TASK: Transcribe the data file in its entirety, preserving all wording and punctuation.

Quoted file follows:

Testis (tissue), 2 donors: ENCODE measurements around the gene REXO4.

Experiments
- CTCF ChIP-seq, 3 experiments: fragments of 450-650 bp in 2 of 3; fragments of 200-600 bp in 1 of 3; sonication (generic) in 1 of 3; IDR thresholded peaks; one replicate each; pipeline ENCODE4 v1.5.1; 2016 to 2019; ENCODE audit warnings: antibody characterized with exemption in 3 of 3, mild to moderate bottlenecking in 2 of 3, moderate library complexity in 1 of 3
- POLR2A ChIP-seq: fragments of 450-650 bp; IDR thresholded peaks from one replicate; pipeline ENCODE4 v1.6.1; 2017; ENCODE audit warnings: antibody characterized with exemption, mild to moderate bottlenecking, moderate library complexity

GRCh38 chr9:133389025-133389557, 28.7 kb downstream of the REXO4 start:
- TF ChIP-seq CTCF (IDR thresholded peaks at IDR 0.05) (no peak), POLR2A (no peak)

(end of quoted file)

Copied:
Testis (tissue), 2 donors: ENCODE measurements around the gene REXO4.

Experiments
- CTCF ChIP-seq, 3 experiments: fragments of 450-650 bp in 2 of 3; fragments of 200-600 bp in 1 of 3; sonication (generic) in 1 of 3; IDR thresholded peaks; one replicate each; pipeline ENCODE4 v1.5.1; 2016 to 2019; ENCODE audit warnings: antibody characterized with exemption in 3 of 3, mild to moderate bottlenecking in 2 of 3, moderate library complexity in 1 of 3
- POLR2A ChIP-seq: fragments of 450-650 bp; IDR thresholded peaks from one replicate; pipeline ENCODE4 v1.6.1; 2017; ENCODE audit warnings: antibody characterized with exemption, mild to moderate bottlenecking, moderate library complexity

GRCh38 chr9:133389025-133389557, 28.7 kb downstream of the REXO4 start:
- TF ChIP-seq CTCF (IDR thresholded peaks at IDR 0.05) (no peak), POLR2A (no peak)